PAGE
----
In my community, redshirting is much more common for boys than girls. Reading this opinion piece troubles me because I, along with others, have been assuming that this practice is actually benefitting our students. Wang and Aamodt go on to share how an intellectually demanding environment actually increases skills and abilities as well as motivation.
These differences may come from the increased challenges of a demanding environment. Learning is maximized not by getting all the answers right, but by making errors and correcting them quickly. In this respect, children benefit from being close to the limits of their ability. Too low an error rate becomes boring, while too high an error rate is unrewarding. A delay in school entry may therefore still be justified if children are very far behind their peers, leaving a gap too broad for school to allow effective learning
It strikes me that we tend to redshirt our boys more than we do our girls, and I’m wondering if this connects to the higher rate of boys we have who become identified as learning disabled, at-risk, and trouble-makers who are suspended at a higher rate that girls. I also think about the persistent gap that exists in many of our community schools between boys and girls in reading and writing. I wonder if we decreased the practice of redshirting if we would narrow these gaps.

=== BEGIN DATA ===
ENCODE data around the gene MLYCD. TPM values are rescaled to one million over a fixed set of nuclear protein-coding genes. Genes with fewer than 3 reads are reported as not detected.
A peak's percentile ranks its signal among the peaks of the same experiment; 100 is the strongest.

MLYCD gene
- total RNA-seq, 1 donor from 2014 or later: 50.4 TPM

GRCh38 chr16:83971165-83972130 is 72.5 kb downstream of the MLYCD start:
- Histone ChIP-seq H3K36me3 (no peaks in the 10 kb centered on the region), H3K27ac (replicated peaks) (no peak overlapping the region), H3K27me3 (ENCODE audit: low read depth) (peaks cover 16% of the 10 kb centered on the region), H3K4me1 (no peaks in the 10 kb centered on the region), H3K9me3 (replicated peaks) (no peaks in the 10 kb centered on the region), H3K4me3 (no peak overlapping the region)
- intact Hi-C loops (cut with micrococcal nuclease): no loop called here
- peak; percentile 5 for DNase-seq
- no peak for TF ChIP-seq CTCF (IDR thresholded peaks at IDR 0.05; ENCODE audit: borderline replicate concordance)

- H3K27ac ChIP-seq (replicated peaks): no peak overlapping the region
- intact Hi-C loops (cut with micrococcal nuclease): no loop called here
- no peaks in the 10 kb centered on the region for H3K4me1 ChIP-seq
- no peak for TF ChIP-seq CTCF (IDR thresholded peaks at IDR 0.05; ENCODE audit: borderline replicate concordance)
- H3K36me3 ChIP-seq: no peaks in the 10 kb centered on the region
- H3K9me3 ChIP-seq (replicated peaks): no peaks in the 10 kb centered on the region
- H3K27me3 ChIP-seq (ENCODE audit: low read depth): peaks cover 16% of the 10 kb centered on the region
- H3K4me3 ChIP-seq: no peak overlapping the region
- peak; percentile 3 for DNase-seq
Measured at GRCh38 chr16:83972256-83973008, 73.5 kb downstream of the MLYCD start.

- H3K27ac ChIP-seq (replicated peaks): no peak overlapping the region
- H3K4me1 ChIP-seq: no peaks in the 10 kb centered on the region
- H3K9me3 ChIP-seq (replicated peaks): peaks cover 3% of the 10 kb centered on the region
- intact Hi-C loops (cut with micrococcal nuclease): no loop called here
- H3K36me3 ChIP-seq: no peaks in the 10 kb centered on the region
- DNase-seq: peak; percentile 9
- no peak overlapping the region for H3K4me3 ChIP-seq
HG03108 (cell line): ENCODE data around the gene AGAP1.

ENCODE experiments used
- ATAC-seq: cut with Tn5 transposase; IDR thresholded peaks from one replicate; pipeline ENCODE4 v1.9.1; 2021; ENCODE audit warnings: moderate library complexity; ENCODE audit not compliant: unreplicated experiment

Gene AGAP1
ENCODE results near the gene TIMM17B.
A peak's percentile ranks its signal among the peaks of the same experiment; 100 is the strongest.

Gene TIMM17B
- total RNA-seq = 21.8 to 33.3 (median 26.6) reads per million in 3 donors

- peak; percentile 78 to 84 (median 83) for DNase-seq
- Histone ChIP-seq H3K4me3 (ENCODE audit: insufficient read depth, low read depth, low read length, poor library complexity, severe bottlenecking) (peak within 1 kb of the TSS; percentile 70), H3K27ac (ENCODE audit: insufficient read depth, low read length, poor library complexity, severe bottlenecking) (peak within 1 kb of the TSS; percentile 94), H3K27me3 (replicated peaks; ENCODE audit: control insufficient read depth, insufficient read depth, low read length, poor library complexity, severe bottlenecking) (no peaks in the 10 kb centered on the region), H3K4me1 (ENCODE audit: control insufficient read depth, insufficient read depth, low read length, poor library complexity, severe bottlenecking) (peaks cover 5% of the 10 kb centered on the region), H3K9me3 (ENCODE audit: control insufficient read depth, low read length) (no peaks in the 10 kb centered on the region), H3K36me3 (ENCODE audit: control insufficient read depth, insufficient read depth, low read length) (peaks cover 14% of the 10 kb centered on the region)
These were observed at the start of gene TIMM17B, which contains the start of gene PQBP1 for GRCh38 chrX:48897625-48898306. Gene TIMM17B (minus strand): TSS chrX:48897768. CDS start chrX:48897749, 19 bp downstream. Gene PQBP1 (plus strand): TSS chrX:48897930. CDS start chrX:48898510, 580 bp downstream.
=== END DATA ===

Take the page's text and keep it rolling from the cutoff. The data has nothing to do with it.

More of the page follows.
Ever since a colleague emailed me the link to NYTimes Elizabeth Green’s “Building a Better Teacher” I’ve been spending an inordinate number of minutes and hours thinking about the implications and multiple things worth thinking about. I almost which wrote 3 articles instead of the mammoth one.
Sill, the Lemov’s accomplishments regarding his quest for the essential traits is elusive. After nearly 20 years in education (I can’t wait until I can truthfully say, “I’ve been an educator for over 20 years.” I’ve been dreaming of this moment!) I too hold that same inquiry question. What is it? I think I know – but do I really know? What evidence do I have that what I think qualifies teaching excellence truly is so?
I think about reading this article with friends and coming up with our own list. Would it be – wait until the class is focused on you before you begin speaking? Or would it be such a beautiful strategy that the message gets lost in the simplicity of the technique? I think about the countless hours spent developing my self and others to learn to execute 9’s on a scale of 10 of instructional strategy acrobatics, perfecting the perfect writer’s workshop, facilitating the literature circle, and inviting inquiry in a socratic seminar. I’m certain that those strategies are still quite important, and maybe I’ll see them in Lemov’s list when I get time to peruse his ideas.